Objective: This study aimed to evaluate the efficacy and safety of varenicline, bupropion, and nicotine replacement therapy (NRT) among smokers with schizophrenia spectrum disorders in post hoc analyses of Evaluating Adverse Events in a Global Smoking Cessation Study data.
Methods: Smokers with schizophrenia spectrum disorder (N=390) and without a psychiatric illness (control group, N=4,028) were randomly assigned to receive varenicline, bupropion, NRT patch, or placebo for 12 weeks. Outcomes included abstinence rates during treatment and follow-up, number needed to treat (NNT) for abstinence, incidence of neuropsychiatric adverse events (NPSAEs), and temporal relationship between NPSAEs and abstinence status.
Results: Smokers with schizophrenia smoked more and had greater dependence and fewer prior trials of cessation pharmacotherapy at baseline. At each time point, smokers with schizophrenia assigned to varenicline had significantly greater odds of abstinence compared with their matched placebo group, with NNT comparable to the control group. Bupropion and NRT increased odds of abstinence; confidence intervals (CIs) included 1 for some comparisons, and NNT for smokers with schizophrenia was greater than for the control group. No treatment was associated with significantly more NPSAEs, compared with placebo, in either cohort. The estimated NPSAE rate was 5% (95% CI=3.0-7.7) for smokers with schizophrenia and 1% (95% CI=0.6-2.1) for the control group. Over one-third of NPSAEs occurred during partial or full abstinence, suggesting a multifactorial nature.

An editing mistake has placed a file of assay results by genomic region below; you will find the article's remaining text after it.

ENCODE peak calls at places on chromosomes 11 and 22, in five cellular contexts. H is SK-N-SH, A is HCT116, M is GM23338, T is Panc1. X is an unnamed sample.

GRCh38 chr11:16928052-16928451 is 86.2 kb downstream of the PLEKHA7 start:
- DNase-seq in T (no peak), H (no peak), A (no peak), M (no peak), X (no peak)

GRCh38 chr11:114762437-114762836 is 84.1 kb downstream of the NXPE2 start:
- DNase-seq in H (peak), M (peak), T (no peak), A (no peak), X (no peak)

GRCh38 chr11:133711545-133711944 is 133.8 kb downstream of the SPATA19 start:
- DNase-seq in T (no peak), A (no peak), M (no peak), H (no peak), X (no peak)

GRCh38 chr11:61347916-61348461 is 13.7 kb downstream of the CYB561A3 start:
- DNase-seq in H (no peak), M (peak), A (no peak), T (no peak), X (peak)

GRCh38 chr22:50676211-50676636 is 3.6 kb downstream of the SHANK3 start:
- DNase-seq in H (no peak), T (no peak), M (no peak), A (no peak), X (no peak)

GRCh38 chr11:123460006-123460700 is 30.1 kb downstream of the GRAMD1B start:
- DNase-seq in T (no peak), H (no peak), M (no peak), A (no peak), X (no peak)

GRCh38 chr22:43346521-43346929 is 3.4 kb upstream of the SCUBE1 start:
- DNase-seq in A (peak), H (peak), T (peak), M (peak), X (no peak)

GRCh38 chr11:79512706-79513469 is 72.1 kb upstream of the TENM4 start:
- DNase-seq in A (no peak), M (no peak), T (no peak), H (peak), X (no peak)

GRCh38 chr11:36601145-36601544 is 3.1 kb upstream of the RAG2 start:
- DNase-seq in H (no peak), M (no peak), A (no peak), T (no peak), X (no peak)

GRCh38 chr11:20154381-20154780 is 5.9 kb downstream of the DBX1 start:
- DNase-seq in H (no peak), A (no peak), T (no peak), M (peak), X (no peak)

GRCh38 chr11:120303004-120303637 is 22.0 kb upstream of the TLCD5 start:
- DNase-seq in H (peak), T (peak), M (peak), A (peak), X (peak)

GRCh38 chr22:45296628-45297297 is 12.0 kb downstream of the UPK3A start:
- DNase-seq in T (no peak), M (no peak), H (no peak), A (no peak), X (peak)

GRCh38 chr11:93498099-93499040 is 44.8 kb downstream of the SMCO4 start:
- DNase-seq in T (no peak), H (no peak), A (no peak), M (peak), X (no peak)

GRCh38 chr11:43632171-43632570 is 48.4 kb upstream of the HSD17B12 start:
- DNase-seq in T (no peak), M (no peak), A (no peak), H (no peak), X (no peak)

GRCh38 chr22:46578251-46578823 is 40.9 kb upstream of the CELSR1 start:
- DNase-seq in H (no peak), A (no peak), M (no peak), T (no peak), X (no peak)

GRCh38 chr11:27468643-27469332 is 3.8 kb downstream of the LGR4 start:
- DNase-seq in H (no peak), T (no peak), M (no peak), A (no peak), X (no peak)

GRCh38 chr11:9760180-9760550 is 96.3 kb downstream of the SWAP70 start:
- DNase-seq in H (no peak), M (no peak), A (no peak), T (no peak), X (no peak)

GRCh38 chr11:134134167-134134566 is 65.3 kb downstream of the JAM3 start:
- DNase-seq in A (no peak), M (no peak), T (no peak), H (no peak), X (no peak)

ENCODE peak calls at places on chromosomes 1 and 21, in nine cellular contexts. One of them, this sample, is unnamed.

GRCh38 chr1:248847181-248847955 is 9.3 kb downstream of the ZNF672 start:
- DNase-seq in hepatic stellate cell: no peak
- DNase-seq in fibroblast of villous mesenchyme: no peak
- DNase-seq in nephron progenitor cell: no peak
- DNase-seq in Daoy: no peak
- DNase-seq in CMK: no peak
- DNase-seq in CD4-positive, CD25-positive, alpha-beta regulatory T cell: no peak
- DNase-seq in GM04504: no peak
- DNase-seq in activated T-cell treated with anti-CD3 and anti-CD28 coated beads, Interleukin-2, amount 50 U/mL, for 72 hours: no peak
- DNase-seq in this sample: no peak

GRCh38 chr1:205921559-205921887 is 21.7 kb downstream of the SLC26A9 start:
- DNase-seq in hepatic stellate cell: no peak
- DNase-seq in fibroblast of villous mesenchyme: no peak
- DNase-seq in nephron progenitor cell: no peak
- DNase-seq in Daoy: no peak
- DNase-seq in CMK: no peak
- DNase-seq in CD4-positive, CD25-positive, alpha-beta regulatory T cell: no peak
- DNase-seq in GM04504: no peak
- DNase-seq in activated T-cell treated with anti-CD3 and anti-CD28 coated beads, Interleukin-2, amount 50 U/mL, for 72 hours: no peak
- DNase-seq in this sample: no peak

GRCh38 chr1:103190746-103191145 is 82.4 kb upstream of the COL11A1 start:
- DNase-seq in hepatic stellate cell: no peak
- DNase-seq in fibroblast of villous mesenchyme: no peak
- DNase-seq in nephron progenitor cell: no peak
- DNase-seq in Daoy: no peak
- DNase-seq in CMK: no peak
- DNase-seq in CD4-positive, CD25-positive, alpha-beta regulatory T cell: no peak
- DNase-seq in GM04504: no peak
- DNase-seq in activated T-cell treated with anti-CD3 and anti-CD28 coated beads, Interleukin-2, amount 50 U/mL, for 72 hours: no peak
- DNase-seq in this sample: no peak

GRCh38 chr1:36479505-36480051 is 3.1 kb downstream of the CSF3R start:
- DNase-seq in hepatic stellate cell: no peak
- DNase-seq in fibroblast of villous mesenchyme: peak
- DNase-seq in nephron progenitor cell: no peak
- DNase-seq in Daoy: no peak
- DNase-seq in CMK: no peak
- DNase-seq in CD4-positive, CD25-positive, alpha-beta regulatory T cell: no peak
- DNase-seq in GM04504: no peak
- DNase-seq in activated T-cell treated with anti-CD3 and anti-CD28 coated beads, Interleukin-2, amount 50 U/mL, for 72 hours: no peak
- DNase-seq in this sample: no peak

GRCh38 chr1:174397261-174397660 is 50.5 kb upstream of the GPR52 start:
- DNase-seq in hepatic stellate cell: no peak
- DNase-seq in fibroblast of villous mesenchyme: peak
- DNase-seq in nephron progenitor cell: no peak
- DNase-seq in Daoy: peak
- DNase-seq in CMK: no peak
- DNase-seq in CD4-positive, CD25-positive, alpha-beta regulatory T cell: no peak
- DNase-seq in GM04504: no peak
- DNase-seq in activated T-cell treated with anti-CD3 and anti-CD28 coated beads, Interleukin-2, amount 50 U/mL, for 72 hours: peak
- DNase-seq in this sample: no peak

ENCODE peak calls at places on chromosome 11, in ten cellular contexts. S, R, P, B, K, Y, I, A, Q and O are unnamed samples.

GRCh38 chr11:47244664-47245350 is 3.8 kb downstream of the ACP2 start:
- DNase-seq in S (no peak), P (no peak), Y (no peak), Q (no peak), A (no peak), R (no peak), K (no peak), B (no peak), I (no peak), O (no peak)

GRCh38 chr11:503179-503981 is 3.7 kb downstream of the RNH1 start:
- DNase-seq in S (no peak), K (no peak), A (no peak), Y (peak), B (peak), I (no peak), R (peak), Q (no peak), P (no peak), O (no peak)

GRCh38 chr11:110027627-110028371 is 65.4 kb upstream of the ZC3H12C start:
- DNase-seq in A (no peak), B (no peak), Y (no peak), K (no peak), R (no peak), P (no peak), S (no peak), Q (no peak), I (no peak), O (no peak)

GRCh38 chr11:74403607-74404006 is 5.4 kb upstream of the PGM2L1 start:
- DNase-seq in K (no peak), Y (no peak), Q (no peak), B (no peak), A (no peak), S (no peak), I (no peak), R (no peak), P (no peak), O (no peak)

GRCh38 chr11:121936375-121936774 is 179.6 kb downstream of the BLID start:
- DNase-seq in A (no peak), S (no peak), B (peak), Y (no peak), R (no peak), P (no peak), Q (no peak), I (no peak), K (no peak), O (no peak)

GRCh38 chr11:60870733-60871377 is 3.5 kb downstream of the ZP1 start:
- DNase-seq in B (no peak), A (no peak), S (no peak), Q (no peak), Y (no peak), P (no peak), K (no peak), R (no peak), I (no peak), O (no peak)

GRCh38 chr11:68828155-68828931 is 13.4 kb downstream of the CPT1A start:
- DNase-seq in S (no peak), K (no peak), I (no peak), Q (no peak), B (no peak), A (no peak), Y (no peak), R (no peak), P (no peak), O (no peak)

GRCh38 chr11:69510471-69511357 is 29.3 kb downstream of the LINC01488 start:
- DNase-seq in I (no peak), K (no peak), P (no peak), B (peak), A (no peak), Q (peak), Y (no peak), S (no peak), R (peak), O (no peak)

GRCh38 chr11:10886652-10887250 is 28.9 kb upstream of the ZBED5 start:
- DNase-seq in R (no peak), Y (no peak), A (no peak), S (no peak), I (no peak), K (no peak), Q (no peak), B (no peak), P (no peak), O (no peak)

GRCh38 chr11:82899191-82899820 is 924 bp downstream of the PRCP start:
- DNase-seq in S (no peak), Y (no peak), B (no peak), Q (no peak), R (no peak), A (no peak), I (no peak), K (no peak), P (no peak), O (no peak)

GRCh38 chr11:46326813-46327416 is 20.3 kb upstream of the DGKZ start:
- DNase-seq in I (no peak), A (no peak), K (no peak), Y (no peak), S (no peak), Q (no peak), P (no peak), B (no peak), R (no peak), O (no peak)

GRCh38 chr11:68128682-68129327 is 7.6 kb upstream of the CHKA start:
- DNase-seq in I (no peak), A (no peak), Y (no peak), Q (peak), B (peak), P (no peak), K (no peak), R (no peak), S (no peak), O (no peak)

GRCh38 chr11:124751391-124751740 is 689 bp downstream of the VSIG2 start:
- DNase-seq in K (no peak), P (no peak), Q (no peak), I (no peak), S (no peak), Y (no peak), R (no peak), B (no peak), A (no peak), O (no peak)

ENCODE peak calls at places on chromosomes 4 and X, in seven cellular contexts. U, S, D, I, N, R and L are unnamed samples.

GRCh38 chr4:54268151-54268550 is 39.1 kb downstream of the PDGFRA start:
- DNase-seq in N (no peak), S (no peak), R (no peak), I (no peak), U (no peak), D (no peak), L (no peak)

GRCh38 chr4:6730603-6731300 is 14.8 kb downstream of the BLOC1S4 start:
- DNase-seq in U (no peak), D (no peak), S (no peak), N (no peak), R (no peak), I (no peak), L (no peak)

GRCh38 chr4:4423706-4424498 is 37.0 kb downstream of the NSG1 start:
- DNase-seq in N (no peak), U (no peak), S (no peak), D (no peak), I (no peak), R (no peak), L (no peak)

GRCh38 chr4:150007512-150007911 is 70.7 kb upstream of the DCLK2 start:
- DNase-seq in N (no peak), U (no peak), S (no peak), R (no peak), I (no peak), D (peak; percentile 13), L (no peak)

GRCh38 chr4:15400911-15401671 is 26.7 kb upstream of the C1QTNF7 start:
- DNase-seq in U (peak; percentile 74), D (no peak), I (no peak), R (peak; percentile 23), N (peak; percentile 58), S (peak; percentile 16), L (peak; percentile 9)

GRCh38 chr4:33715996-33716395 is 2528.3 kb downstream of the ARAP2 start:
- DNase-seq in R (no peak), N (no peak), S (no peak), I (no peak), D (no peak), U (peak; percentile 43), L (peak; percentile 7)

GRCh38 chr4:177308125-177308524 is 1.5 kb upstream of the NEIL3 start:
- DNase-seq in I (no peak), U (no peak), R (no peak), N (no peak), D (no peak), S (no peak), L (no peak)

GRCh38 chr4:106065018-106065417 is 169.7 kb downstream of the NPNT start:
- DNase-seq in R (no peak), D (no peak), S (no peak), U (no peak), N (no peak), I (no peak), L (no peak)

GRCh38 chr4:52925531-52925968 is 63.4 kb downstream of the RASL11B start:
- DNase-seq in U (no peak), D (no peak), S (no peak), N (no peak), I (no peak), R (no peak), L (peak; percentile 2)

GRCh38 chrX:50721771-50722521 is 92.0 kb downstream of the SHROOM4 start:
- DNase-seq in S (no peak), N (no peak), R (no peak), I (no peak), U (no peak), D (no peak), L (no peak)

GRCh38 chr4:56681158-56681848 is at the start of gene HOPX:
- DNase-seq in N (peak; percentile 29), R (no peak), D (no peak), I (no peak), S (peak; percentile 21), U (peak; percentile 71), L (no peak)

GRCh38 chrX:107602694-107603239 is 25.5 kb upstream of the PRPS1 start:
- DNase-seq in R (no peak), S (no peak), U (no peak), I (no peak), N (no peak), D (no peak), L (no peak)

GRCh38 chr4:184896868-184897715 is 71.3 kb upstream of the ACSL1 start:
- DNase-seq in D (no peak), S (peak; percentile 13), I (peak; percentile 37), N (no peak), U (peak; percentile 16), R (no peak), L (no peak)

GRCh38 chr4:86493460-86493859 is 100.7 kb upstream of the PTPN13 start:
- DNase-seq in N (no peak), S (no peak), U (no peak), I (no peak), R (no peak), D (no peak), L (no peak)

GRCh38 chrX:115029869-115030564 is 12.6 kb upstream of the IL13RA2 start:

Conclusions: For smokers with schizophrenia, varenicline led to significantly higher abstinence rates, and NNT was comparable to the control group. A significant proportion of NPSAEs occurred during early abstinence. No treatment significantly increased NPSAE prevalence.
Trial registration: ClinicalTrials.gov NCT01456936.
Keywords: Schizophrenia; Smoking.